Has Farooq Sattar and Amir Khan’s “leadership” ended MQM-P for good?
The Election Commission of Pakistan (ECP) recently removed Farooq Sattar from the convenership of the Muttahida Qaumi Movement-Pakistan (MQM-P). Interestingly, the petition was not filed by any rival party; rather, it was filed by the Rabita Committee of MQM-P.
They also challenged the intra-party election held by the Sattar group. Sattar decided to challenge the decision of the ECP in the Supreme Court of Pakistan and subsequently, the Islamabad High Court (IHC) restored him back to his position.
The damage, however, has been done, and it is deep.
Back in the day, the MQM used to have a unique attraction for the youth of Karachi, and I was one of those who started supporting the party since its very first parliamentary election. I have witnessed the many ups and downs of the MQM living in Karachi and through the mainstream media. However, I ended up joining the party system itself a year before the 2013 elections.
During those times, the party leadership was going through a crucial period in London. Even though Altaf Hussain and his team managed to win the 2013 election in Karachi, deep in my heart I remained dissatisfied with the result.
What followed after was the start of MQM’s downfall. An unpleasant event took place when almost 50 workers assailed the senior leaders outside the Karachi headquarters. Sadly, this event marked the meltdown of MQM’s prodigious discipline.
After massive propaganda and crackdown, winning the NA-246 seat was a great opportunity for the MQM to settle its differences with the forces that were currently not in favour of the party. Nevertheless, the senior leadership in London missed a great opportunity due to an impetuous speech.
It is true that the absentee leadership of the MQM is in itself a major issue: including Hussain’s infamous speeches that usually landed the party in hot water. Despite this, Hussain was somehow able to keep the house under control and the vote bank intact, while permanently residing in London. This was proven in the local body elections of 2015.
However, the damage done by Sattar and Amir Khan to MQM is irreparable in many ways. In a year they have brought the party to its knees, and have transformed into nothing more than tools. It is important to look back a year and question, how many issues of the people of urban Sindh have been raised and resolved by the MQM? Whether it is the garbage disposal issue or the cases of missing persons in Karachi, the people have been left alone on the streets without any representation or voice.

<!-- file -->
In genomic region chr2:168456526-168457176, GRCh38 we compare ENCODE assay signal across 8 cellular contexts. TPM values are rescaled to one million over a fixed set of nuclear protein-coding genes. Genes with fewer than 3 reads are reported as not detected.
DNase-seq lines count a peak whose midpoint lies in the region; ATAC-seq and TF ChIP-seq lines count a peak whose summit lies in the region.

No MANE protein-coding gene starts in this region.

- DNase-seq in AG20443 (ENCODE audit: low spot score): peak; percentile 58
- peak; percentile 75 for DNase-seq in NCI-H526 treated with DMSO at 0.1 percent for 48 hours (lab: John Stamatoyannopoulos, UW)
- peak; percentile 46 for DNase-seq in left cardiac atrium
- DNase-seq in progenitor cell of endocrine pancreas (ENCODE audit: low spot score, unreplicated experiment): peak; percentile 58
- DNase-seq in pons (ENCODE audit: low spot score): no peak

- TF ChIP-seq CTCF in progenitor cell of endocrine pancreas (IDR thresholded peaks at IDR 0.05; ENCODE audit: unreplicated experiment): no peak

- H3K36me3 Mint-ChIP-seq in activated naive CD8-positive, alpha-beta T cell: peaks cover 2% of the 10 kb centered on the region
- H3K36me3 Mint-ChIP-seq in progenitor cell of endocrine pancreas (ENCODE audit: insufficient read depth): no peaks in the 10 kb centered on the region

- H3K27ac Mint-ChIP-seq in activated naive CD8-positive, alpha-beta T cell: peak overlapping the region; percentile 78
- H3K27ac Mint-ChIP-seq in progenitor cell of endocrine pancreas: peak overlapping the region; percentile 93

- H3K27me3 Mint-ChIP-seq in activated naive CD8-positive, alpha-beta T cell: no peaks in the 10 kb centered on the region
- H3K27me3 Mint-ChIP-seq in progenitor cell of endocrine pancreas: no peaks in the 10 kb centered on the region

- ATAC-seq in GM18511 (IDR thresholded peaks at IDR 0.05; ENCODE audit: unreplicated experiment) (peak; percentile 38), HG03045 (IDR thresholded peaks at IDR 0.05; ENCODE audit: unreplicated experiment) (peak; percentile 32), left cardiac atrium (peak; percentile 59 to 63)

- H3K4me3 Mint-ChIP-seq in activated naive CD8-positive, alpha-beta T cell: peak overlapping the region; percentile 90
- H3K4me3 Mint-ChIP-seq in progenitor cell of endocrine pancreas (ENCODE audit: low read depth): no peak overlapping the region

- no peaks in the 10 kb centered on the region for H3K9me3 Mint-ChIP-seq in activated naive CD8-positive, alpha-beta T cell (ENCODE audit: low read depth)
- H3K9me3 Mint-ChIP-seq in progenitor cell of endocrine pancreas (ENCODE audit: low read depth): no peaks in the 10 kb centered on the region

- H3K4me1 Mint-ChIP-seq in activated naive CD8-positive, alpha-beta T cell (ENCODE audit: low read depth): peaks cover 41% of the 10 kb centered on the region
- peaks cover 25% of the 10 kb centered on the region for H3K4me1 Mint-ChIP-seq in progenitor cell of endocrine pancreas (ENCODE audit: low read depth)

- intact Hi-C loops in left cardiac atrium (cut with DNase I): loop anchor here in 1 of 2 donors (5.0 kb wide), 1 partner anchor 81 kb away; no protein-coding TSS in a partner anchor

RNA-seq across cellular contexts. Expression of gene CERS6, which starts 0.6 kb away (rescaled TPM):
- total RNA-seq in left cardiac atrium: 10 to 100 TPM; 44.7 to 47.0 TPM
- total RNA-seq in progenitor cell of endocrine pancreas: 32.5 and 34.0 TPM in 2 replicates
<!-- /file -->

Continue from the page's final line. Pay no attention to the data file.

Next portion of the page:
Maintaining a healthy work relationship with powerful forces is different, but becoming a pawn in the game is unimaginable for a party like the MQM. It’s almost as if they’ve turned to another Muhajir Qaumi Movement (Haqiqi) without violence.
Pakistani political parties are already divided on the basis of ethnicity; the Pakistan Peoples Party (PPP) has inherently become a party for Sindh, while the Pakistan Muslim League-Nawaz (PML-N) roars for Punjab. Similarly, the Pakistan Tehreek-e-Insaf (PTI) has failed to garner support outside the confines of Khyber Pakhtunkhwa (K-P); therefore, all the divisions within the MQM have left voters in urban Sindh in the middle of nowhere.
MQM-P is close to its second birthday after splitting from its leadership, but they are still unable to resolve petty issues of party constitution and convenership – making their voters and supporters a laughing stock in front of the country.
Their take on the senate nominations left many like me in shock, not expecting such behaviour from leaders like Faisal Subzwari, Sattar and Khalid Maqbool Siddiqui. Their brawl not only cost them the senate seats, but also left me in pain, as I thought back to the days when the MQM took pride in its cultural values. Above all, the appointment of Kamran Tessori as the deputy convener shattered the last hopes of supporters like me, who always saw merit-based and middle class leadership as the pride of the party.
I wrapped up my journey with the MQM in the beginning of 2017. It is not only me, but many people from Karachi, who have stopped taking interest in politics; not because we have lost awareness, but because the non-serious behaviour by the leadership of the MQM has broken our hearts.
Many people in Karachi are still optimistic about the MQM, but repair is only possible if this leadership comes out of personal interests and puts the supporters first. Sattar should run the party with a democratic structure and not like his private entity, which is the only way other party leaders will accept him and trust him in the future.
Similarly, Khan should also show some flexibility in creating working space for Sattar; after all, he has given 35 years to the party and can be a great asset for parliamentary expertise. At the end of the day, Sattar’s removal or restoration is not a victory or a loss for any one group – I see it as a complete loss for both groups, and more importantly, for their supporters.
MQM’s supporters and its vote bank remain united in the name of one man, and this particular individual needs to be fearless and pat the backs of the senior leaders to show strength. Otherwise, the MQM will only be left in books of political history, and Karachi will once again start voting for a third party, leaving the MQM in a place much like the Jamat-e-Islami (JI).
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